Reconciliation has proved to be a popular option with some former regime figures abroad.
Former Finance Minister Youssef Boutros-Ghali, currently in London, and former Foreign Trade Minister Rachid Mohamed Rachid, who works in Qatar, are among the former officials who have asked to reconcile with the government.
Some officials estimate that more than LE1 billion could be deposited in government coffers if reconciliation deals with ex-officials go through.
The proceedings are also often complex, with multiple charges against one individual, and sometimes more than one official or investor accused of corruption, making it difficult to know if justice has really been served.
One example is the case of Rachid, who was accused of unfairly issuing licenses to Ezz Steel. Amr Assal, former Industrial Development Authority head, also faces charges in the case.
During the trial, Rachid’s defense team called for Ezz to be questioned on wasting state funds related to the steel licenses. The defense hoped that by offering up Ezz, the court might drop some charges against Rachid.
The attempt was unsuccessful.
In 2011, a criminal court sentenced Rachid in absentia to five years in prison for profiteering and squandering public funds. The court also ordered him to pay LE18.8 million to the state.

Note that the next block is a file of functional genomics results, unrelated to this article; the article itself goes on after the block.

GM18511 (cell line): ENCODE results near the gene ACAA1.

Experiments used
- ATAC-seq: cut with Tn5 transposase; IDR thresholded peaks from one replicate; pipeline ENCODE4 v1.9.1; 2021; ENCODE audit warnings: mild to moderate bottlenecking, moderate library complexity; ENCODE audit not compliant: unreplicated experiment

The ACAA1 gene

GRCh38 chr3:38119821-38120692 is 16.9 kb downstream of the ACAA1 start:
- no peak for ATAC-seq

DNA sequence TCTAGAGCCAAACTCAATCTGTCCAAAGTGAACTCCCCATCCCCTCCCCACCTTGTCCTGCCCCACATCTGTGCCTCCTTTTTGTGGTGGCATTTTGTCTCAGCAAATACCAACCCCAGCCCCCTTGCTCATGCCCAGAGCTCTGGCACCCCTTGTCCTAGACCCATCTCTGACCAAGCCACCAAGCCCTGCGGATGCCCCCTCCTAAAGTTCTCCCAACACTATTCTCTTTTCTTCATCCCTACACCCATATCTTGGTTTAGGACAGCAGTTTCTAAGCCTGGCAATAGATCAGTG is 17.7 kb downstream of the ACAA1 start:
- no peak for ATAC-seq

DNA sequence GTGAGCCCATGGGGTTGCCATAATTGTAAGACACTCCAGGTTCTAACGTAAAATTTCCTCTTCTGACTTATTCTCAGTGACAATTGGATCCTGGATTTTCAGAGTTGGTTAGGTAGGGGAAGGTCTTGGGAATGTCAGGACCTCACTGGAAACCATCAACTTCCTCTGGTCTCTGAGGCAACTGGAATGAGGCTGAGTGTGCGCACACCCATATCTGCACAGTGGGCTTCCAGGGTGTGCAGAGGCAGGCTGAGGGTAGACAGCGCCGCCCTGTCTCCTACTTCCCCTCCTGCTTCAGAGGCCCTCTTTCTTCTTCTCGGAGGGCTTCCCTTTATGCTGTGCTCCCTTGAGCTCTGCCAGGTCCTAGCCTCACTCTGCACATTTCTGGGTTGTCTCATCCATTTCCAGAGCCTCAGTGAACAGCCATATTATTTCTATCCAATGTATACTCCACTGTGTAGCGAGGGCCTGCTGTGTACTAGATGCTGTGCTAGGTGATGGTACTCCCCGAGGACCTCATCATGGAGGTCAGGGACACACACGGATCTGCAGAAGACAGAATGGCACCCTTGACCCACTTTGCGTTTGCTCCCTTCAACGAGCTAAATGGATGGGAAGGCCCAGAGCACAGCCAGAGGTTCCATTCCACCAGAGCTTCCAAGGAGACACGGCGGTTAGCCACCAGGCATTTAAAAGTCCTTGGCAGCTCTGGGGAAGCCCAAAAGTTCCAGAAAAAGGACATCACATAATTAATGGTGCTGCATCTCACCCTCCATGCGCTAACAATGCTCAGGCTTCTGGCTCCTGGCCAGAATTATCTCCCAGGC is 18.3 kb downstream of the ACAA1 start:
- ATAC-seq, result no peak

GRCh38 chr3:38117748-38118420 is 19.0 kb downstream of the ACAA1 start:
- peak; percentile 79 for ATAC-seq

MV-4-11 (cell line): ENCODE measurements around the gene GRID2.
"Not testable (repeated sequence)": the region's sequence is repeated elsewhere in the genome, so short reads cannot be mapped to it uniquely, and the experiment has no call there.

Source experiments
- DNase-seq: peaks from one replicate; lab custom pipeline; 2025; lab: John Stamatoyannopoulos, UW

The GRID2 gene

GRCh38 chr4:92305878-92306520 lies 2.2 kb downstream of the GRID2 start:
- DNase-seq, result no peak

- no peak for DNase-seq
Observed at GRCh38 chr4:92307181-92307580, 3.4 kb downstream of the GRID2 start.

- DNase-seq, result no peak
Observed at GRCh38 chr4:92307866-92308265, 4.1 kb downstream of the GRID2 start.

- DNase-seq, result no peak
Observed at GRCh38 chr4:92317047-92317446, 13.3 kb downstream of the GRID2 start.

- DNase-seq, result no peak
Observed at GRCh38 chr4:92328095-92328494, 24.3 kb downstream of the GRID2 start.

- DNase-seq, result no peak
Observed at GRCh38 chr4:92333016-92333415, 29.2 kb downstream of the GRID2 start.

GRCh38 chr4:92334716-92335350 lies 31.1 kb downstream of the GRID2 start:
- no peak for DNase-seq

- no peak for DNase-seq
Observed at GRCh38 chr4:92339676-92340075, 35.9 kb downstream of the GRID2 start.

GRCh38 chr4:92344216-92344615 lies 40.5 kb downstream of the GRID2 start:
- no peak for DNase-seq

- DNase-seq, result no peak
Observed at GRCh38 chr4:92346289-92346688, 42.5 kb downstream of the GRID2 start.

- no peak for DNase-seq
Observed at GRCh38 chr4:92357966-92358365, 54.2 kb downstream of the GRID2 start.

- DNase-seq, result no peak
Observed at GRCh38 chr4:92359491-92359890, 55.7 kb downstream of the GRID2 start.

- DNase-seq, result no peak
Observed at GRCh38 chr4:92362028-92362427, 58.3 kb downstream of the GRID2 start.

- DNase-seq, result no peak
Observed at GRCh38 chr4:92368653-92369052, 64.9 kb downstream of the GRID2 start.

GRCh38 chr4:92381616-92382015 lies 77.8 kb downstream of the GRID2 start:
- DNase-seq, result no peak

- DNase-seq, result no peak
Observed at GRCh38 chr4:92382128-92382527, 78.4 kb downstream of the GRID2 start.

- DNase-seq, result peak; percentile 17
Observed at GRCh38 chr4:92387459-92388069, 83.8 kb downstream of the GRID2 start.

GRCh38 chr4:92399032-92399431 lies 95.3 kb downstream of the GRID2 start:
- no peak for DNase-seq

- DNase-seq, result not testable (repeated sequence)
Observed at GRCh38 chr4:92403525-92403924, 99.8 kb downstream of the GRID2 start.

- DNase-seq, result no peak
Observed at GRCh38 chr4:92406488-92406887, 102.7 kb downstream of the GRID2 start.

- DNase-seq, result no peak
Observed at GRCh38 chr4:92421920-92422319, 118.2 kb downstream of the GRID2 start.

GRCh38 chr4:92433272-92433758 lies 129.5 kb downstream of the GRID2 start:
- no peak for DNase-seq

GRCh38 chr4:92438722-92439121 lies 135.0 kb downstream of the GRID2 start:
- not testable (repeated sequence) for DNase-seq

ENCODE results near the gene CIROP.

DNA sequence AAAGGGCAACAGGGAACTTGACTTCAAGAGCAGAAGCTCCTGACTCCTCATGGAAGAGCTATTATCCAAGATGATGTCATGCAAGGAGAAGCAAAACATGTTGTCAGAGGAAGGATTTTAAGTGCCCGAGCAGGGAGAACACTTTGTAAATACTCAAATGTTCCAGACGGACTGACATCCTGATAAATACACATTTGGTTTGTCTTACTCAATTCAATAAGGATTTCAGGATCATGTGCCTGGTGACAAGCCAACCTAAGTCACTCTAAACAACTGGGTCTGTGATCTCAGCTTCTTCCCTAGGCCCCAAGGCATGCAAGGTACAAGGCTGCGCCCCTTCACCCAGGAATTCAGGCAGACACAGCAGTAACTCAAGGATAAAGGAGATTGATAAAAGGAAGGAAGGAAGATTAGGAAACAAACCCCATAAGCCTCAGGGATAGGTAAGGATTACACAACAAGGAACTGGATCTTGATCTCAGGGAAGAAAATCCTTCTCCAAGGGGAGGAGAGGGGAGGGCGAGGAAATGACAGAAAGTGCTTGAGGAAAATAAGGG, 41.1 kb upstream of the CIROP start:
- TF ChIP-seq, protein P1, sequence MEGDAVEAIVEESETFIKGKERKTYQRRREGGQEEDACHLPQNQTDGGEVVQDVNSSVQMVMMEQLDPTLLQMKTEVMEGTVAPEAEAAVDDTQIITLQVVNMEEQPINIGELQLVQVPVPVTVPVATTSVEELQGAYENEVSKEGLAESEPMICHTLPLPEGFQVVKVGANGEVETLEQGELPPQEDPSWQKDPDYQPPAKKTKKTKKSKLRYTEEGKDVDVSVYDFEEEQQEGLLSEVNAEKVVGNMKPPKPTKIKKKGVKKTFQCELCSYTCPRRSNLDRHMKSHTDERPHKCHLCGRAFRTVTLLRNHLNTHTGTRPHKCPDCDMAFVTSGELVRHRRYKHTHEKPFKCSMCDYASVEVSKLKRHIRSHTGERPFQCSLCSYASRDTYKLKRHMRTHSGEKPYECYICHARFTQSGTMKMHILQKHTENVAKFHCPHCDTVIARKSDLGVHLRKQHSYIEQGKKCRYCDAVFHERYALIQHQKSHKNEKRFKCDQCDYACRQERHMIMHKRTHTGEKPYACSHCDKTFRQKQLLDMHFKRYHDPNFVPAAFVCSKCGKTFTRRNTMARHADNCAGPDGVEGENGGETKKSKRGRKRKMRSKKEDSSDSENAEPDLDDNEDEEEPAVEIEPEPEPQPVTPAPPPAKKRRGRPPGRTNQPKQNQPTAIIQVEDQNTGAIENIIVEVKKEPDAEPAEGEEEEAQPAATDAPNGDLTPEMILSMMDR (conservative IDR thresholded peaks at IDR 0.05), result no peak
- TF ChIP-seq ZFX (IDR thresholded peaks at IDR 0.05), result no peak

Ezz and Assal were found guilty and sentenced to 10 years in prison each, and ordered to pay a combined fine of LE660 million.
In another case, he was also sentenced to another five years for abusing public funds and was fined LE4 million.
But that was not all. For another case, Rachid received a sentence of another 15 years in prison, and a LE1.4 billion fine.
It’s not known at which stage Rachid is in the reconciliation process, if he is at all, as with many other prominent foreign regime figures. Even Investment Minister Osama Saleh said he doesn’t have a detailed understanding of where things stand.
“I have read in the newspapers about the progress on Rachid’s request for reconciliation but did not receive any official documents to that effect,” Saleh said in an interview with Al-Masry Al-Youm.
But experts and human rights activists ask: Should a figure such as Rachid, accused of multiple counts of corruption, even be considered for reconciliation? Or should Ezz, for that matter?